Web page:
The fastest route to achievement is to study others who have done something similar to what you want to do.
The Olympics in Rio are a source of this study. You don’t have to look very deep to witness some of the best lessons on the most strenuous discipline of all, self-discipline.
The Olympics Offer Unparalleled Learning and Inspiration.
Here are just a few highlights I have distilled to help us all kick off a week of achievement.
Michael Phelps won 5 Gold Medals in Rio and is the most decorated Olympian but his life is not without adversity. Phelps hit rock bottom in 2014, he looked in the mirror and had the “talk.” And……..
For the first time in his career he is now giving 100% to his training. Phelps said, I think that everything is possible as long as you put your mind to it and you put the work and time into it. I think your mind really controls everything.
Anthony Ervin won a Gold Medal for the U.S., swimming the free style as the oldest member of the swim team. He has battled Tourette’s since childhood and had the most grueling journey to Gold at age 35.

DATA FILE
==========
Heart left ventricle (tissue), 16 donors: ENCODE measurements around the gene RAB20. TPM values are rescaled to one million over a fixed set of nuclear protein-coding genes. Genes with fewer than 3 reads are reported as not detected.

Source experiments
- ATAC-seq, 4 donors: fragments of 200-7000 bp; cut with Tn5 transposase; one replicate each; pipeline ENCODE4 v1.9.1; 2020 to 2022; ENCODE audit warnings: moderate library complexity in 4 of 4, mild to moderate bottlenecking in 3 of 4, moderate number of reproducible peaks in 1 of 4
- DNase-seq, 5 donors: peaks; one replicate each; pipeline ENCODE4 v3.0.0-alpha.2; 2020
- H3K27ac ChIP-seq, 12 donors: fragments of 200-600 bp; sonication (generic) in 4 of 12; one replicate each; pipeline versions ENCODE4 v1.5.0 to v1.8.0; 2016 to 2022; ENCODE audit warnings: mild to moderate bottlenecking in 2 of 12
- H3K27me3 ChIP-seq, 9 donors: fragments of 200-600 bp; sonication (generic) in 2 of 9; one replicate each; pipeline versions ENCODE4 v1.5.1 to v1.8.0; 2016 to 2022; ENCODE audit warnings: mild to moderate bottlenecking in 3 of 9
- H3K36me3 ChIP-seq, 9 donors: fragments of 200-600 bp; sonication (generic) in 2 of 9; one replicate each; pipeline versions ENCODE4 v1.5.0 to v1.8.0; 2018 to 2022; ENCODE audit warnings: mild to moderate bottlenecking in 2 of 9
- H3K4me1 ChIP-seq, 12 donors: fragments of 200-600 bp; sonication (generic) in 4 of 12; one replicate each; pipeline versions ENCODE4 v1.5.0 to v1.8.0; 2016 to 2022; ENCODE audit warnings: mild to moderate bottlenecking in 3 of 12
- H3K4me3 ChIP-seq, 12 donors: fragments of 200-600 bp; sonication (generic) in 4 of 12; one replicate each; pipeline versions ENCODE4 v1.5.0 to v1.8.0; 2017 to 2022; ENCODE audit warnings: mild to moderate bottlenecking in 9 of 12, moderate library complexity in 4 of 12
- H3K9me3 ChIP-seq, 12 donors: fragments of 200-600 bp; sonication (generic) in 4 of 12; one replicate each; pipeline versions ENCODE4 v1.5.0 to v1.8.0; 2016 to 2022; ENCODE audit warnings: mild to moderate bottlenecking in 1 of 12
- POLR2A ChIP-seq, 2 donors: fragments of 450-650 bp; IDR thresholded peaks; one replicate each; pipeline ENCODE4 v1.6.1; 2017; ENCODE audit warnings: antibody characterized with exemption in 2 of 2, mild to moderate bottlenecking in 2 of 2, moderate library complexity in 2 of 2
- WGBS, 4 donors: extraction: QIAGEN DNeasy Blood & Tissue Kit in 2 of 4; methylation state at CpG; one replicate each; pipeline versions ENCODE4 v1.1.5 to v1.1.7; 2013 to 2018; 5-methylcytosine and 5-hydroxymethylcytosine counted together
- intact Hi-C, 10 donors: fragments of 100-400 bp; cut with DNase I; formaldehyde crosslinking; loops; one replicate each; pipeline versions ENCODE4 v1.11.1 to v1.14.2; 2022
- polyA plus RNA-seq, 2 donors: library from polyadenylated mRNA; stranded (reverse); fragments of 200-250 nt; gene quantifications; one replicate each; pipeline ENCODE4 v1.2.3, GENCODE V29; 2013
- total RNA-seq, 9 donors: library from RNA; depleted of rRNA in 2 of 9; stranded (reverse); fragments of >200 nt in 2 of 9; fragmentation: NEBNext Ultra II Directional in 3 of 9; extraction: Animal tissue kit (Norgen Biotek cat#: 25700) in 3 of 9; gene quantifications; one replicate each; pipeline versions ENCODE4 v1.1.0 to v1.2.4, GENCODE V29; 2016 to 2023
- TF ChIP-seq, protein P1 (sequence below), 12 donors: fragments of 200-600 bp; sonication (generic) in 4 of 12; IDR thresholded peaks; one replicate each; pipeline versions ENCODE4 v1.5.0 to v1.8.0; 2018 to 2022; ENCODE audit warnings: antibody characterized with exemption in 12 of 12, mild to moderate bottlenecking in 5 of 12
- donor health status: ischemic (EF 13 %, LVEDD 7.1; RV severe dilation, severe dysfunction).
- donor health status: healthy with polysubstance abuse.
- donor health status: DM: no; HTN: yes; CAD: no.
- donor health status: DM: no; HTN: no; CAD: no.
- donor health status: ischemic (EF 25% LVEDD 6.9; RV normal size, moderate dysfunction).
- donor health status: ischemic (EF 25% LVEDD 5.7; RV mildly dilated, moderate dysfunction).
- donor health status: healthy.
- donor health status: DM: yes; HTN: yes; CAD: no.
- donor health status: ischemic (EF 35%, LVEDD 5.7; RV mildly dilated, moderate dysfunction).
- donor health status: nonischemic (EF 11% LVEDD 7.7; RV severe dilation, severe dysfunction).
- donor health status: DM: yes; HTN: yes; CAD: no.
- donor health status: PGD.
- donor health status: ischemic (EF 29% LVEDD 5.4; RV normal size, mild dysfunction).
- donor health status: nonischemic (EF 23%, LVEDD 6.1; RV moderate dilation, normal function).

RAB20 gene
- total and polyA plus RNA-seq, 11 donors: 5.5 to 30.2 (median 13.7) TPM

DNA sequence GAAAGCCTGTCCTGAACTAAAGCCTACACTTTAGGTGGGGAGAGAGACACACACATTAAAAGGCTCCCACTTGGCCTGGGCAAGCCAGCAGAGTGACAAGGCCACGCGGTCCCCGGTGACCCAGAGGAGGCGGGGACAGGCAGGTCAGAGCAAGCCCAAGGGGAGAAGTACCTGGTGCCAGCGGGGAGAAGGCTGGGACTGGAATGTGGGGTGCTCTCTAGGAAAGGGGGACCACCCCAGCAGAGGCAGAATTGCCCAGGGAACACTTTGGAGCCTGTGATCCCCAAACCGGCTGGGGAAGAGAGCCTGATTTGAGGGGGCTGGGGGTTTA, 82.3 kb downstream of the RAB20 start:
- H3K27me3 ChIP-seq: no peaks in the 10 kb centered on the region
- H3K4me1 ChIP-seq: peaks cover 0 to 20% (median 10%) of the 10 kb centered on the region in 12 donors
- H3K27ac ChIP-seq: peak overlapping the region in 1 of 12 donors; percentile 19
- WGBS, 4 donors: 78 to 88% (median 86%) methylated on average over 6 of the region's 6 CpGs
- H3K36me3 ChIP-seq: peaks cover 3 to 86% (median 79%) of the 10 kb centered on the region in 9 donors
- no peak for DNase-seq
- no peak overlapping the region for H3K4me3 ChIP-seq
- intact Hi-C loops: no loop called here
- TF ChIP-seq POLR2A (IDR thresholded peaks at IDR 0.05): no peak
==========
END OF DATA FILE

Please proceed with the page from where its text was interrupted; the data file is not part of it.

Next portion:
Katie Ledecky won 4 Gold Medals swimming in Rio. She hasn’t suffered much adversity but at only 19 she was under enormous pressure as she postponed college for competing.
She said, Don’t practice until you get it right practice until you can’t get it wrong.
Mo Farah fell during the 10,000 meter run in Rio only to immediately get up and run to win Gold. He said, Don’t dream of winning train for it!
Watching the race it was as though Mo Farah specifically trained for his reaction to falling.
The fastest woman in the world, Elaine Thompson won Gold in the 100-meter run with a time of 10.71 seconds. Her reaction says it all. See it here.
Delayed gratification, transcending adversity, winning in spite of the past, surpassing perceived limitations of age, injury or fear are what the Olympics are all about. Actually it’s what success in life is all about.
Do the work others will not do and achieve what others can’t.